Pfizer (NYSE: PFE) has joined the Gambino crime family in the ranks of those who've lost a lawsuit under the Racketeer Influenced and Corrupt Organizations Act (RICO). Pfizer didn't take out a hit on the CEOs of rivals Merck (NYSE: MRK) and GlaxoSmithKline (NYSE: GSK), but it doesn't appear to have acted within the law, either.

In the ruling that came down yesterday, Kaiser's health plans and hospitals sued Pfizer for marketing epilepsy drug Neurontin for migraines and other indications for which the Food and Drug Administration hadn't approved it. Kaiser claims that the marketing caused it to overpay for treatment, and was awarded $47 million, which was automatically tripled to $141 million under RICO.

Doctors are allowed to prescribe drugs for any indication that they feel will help the patient, but drug companies are only allowed to market their drugs for indications approved by the FDA.

Pfizer claims that Kaiser's doctors continue to prescribe the drug off-label, so Kaiser is being a bit hypocritical in claiming that it was wronged. That's kind of like the mafia pointing out that the government collects taxes without asking, so they should be able to take money, too. Sorry Pfizer, it doesn't work that way. Take your lumps and move on.

This isn't Pfizer's first run-in with off-label marketing. In 2004, Pfizer pleaded guilty to illegally marketing Neurontin, and it recently settled with the Department of Justice over the marketing of its antipsychotic Geodon. Pfizer's not the only company in trouble for illegally marketing drugs, either: Merck, Eli Lilly (NYSE: LLY), Johnson & Johnson (NYSE: JNJ) and others have all been investigated by the DOJ over marketing issues.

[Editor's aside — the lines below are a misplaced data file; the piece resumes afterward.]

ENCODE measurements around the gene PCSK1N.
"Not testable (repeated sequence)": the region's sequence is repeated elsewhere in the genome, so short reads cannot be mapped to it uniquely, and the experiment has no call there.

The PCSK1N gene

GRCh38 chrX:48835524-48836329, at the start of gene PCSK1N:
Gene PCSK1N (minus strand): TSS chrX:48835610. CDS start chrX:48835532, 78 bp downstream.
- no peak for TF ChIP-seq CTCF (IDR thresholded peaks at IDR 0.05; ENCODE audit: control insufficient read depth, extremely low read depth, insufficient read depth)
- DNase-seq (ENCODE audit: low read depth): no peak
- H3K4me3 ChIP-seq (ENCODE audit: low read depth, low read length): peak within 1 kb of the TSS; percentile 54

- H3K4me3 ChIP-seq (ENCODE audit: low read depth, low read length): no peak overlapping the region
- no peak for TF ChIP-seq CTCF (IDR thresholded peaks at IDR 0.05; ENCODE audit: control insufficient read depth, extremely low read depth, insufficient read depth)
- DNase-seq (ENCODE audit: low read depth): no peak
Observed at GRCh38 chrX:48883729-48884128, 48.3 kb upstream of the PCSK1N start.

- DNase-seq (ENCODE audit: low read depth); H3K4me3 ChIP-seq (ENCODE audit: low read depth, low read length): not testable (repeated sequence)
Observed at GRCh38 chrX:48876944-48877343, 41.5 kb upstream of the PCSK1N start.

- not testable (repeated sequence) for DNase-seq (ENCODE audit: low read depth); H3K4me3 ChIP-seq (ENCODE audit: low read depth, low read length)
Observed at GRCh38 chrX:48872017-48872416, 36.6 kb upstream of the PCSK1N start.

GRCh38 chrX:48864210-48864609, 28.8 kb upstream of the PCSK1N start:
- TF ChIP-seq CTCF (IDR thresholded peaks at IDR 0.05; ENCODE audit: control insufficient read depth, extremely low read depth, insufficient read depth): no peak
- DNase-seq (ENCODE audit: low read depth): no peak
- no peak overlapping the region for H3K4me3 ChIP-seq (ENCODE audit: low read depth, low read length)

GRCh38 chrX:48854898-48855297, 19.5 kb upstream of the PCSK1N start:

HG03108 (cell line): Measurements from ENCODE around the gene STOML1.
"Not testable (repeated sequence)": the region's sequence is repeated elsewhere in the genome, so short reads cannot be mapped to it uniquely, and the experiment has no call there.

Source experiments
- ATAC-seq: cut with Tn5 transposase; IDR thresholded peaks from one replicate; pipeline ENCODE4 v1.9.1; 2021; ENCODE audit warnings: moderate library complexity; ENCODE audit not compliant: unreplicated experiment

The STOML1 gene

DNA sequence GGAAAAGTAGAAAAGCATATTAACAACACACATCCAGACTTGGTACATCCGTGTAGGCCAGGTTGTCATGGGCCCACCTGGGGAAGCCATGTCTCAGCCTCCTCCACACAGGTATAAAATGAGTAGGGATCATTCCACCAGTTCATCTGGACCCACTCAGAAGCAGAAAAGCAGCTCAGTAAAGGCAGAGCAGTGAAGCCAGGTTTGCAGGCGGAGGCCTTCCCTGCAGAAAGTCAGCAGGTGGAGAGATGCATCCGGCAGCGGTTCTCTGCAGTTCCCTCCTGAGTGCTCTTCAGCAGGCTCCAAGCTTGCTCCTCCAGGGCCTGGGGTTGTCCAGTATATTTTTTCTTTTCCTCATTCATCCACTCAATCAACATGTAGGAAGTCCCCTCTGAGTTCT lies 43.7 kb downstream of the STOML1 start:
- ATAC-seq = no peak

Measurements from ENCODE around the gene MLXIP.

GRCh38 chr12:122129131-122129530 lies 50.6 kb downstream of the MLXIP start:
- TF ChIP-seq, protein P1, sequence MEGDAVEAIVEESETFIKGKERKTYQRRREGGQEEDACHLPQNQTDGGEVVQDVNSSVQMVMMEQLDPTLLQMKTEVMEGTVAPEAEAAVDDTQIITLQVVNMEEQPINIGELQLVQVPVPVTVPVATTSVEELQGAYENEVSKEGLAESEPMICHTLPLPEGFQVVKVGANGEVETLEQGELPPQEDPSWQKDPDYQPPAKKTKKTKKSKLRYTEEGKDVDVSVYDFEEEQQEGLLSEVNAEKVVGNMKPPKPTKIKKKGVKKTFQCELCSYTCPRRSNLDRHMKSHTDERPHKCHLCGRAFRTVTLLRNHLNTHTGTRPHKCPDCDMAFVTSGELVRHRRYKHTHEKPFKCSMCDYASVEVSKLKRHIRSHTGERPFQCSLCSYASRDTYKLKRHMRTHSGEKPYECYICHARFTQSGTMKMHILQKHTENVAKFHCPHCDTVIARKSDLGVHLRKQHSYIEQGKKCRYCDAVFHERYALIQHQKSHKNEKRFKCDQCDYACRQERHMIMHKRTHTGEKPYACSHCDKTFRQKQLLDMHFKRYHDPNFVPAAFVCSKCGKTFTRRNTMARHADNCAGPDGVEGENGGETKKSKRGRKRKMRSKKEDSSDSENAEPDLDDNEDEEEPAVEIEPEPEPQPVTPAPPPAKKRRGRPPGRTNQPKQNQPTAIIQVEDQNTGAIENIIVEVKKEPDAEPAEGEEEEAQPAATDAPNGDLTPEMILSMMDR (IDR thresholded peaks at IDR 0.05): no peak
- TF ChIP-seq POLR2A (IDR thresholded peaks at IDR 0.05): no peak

I get the feeling that drug companies have mostly cleaned up their acts, but current shareholders still have to pay for past transgressions. Unfortunately, that's just part of being in an investing family.

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Fool contributor Brian Orelli, Ph.D., doesn't own shares of any company mentioned in this article. Johnson & Johnson is an Income Investor selection and Motley Fool Options recommended buying calls on the stock. The Motley Fool owns shares of GlaxoSmithKline. The Fool's disclosure policy has been in the family for longer than I can remember.